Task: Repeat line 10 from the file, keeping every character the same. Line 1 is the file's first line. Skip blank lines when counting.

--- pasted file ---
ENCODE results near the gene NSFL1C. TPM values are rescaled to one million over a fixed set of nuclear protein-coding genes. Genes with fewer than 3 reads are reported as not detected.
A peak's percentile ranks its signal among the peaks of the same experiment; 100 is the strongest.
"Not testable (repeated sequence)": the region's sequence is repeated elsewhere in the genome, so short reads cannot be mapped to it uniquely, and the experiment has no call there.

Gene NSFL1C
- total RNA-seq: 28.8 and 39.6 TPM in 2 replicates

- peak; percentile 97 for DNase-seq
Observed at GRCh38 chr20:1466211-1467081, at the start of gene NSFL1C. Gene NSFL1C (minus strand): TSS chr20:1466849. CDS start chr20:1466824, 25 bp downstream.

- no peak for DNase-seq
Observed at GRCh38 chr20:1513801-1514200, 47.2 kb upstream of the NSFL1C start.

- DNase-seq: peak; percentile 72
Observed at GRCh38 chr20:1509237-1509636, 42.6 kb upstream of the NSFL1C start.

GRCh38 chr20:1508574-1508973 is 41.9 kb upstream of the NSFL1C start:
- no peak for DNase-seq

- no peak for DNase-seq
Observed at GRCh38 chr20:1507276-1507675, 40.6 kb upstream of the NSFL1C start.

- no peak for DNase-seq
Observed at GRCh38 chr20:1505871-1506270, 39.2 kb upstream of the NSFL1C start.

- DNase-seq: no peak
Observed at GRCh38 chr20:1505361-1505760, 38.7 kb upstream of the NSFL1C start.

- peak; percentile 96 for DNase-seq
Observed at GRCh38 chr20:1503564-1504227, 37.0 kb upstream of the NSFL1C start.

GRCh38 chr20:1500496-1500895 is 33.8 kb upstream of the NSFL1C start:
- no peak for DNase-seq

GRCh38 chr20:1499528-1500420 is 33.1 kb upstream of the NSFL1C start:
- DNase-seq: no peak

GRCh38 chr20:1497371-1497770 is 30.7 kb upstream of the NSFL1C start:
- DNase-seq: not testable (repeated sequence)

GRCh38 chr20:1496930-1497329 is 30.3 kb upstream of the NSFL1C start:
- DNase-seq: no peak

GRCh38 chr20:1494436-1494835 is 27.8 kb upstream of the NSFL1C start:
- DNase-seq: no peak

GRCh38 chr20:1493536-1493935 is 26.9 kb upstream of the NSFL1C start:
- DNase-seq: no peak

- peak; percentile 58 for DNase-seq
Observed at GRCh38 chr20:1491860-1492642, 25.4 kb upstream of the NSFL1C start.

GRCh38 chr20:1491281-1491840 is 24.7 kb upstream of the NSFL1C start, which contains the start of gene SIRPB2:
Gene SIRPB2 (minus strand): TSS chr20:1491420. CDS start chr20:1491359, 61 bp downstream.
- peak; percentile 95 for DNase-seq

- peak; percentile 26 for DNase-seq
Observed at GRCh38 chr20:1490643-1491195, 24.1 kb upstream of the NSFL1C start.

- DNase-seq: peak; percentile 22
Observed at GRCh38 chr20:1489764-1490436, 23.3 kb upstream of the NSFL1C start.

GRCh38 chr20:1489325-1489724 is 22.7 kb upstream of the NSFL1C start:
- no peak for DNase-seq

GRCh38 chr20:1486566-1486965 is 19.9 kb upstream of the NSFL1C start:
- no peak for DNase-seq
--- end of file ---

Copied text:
- DNase-seq: peak; percentile 72